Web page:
Hughes: 'I need to prove myself'

Hughes: 'I need to prove myself'

NEW YORK -- He walks around the clubhouse in a quiet, if not serious manner. His presence permeates throughout the white-walled lockers. He answers questions with ease and little emotion. Meekness seems sunken into every bit of his demeanor.

Just look at his eyes. It lives in Phil Hughes.

"Humility, that low, sweet root," penned Irish poet Thomas Moore, "from which all heavenly virtues shoot."

Hughes, of course, is no transient miracle hiding in a 6-foot-5 frame. No, he's just a pitcher. A darned good one, too, judging from the Minor League numbers he coaxed last year with that mid-90s fastball and sharp-breaking curve. But beneath the top draft pick label, beneath the electric pitches, and beneath that pinstriped uniform is a humble 20-year-old kid.

Mark Newman, the Yankees' senior vice president of baseball operations, has said Hughes is probably the best young pitcher the team has had since 1989, Newman's first year with the club.

Hughes' accolades would unfurl like a scroll, but two of his statistics stand out like red ink among black ink: He never faced a batter with the bases loaded in 2006, and his Minor League numbers coming into this season -- 21-7 with a 2.12 ERA -- are comparable to last year's American League Cy Young Award winner Johan Santana (19-6 with a 2.77 ERA).

Jason Giambi gave Hughes another eye-widening honor this spring, dubbing him a young "Rocket" in reference to future Hall of Fame pitcher Roger Clemens. But instead of pumping up his chest and throwing around all 220 pounds of him like he's Terrell Owens with a nasty fastball, Hughes looks toward the ground after comments like these -- perhaps with a slight chuckle -- and prefers to examine himself.

"You kind of just have to take a step back and look yourself in the mirror and say, 'You know, I haven't done anything to deserve all this praise yet,'" Hughes said. "I'm at a point now where I need to prove myself."

All of this garnered him masses of attention. Sean Henn, whose locker sits next to Hughes', explained the one downer to having Baseball America's top Yankees prospect as his clubhouse neighbor: the media crowds his space.

Yes, Hughes' gaudy statistics are a marvel, but no one -- not even scouts whose job descriptions are to first note a player's physical ability -- could help but notice something more about him. It's the way he speaks in calm, few words. It's the way his face looks even after he gives up a homer.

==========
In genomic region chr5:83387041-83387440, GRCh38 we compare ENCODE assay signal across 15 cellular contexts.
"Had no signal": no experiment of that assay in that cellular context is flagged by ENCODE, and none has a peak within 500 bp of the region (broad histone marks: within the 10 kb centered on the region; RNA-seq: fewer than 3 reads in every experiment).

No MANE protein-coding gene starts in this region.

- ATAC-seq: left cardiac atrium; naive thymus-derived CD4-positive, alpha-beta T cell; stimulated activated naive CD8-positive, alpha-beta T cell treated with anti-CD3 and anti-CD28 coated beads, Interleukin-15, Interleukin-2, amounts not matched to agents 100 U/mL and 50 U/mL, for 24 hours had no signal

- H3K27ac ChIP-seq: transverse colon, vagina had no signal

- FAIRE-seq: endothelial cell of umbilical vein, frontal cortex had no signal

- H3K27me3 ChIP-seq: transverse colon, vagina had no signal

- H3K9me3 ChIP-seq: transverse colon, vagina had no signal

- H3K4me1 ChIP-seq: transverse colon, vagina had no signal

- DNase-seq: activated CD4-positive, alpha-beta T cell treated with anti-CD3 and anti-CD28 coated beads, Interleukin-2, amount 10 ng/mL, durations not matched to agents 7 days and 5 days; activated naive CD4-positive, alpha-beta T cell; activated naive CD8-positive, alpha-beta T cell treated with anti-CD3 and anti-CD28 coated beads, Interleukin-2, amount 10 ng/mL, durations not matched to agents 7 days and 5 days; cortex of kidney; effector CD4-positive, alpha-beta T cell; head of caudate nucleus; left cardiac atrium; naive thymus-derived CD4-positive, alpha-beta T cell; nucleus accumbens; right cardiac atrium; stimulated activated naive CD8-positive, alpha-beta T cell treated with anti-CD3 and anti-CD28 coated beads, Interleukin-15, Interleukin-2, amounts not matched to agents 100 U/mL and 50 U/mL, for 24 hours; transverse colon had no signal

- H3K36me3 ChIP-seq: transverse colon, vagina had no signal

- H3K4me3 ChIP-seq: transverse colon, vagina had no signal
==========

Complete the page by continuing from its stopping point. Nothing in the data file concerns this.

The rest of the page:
And to those who see it, including his teammates, manager and parents, it's a glimpse that sees the soul. Maybe that's what Jorge Posada saw when he caught Hughes in Spring Training.

"The attitude, you see it," Posada said. "It's not about being cocky. It's just the way he walks around; he belongs."

What ever happened to the spiked hairdos and mohawks, the know-it-alls and balkers, the boasters and back-talkers? They're definitely not extinct in the Major Leagues. It's just that Hughes is a fading breed.

Humility seems to be engraved on his heart. It flows through everything he does and every word he speaks -- pretty impressive considering he can't legally drink until late June. Hughes comes across with the wisdom of a man approaching his golden years in life.

"He seems to be a little more mature for someone his age," Joe Torre said. "He's sure more mature than I was at his age, just [from] the way he carries himself."

Hughes' father, Philip, used to be in the Navy. The straight-shooting advice Hughes' dad gave him, though not what he would consider "strict," helped shape Hughes as a person and his mindset on the mound.

His dad taught him to get things done in a humble way, or, as a Nike commercial might reiterate -- "Just do it." Block out distractions. Get focused. Work hard. Get it done.

That's what Hughes did in his first start in the Major Leagues against the Blue Jays last Thursday, even though he didn't succeed as he hoped.

When he gave up a run-scoring hit to Vernon Wells in the first inning of a 6-0 loss, he kept his head straight. When he struck out two batters to start the second inning, his face looked identical. Sure, some parts of that game worked out better than others for him, but what exactly did Hughes' father teach him to get him through it?

"'Don't get too high, [or] too low.' -- that kind of thing," Hughes said. "That's probably where I got most of my personality."

Caleb Breakey is an associate reporter for This story was not subject to the approval of Major League Baseball or its clubs.